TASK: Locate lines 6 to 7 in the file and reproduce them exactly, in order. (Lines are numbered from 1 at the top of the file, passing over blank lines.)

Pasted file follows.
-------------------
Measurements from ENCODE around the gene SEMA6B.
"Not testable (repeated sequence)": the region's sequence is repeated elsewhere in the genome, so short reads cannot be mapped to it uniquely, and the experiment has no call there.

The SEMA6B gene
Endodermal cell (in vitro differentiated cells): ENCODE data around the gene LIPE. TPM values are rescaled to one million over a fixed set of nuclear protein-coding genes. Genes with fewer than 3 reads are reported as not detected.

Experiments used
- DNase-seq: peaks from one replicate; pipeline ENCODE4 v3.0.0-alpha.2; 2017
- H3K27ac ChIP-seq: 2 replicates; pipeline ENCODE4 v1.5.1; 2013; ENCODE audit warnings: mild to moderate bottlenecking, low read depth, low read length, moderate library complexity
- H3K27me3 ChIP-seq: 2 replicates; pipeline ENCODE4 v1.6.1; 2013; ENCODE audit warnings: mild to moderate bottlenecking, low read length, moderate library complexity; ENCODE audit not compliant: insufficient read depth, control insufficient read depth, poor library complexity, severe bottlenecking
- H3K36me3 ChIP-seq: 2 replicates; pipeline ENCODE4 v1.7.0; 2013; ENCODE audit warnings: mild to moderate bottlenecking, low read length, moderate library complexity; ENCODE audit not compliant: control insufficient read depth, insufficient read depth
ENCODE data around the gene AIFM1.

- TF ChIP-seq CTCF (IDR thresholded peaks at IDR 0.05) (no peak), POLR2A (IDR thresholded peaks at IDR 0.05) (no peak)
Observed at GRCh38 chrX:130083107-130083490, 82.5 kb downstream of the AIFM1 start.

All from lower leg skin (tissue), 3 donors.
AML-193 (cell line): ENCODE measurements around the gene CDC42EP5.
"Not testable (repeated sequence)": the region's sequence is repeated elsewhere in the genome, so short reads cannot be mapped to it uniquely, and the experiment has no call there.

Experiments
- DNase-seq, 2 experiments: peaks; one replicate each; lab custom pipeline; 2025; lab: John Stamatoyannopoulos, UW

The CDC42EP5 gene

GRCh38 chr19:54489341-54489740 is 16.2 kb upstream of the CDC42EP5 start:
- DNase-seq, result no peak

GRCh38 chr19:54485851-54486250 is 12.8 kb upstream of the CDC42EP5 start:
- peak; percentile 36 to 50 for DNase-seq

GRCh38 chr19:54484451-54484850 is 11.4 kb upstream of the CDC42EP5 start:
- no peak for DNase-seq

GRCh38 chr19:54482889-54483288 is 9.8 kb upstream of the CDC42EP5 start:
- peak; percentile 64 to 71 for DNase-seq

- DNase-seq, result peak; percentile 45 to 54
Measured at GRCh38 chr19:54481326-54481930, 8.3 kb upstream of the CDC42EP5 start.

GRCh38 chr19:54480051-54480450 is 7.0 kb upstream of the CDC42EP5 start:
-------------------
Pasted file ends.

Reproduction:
- DNase-seq: peaks from one replicate; pipeline ENCODE4 v3.0.0-alpha.2; 2017
- H3K27ac ChIP-seq: 2 replicates; pipeline ENCODE4 v1.5.1; 2013; ENCODE audit warnings: mild to moderate bottlenecking, low read depth, low read length, moderate library complexity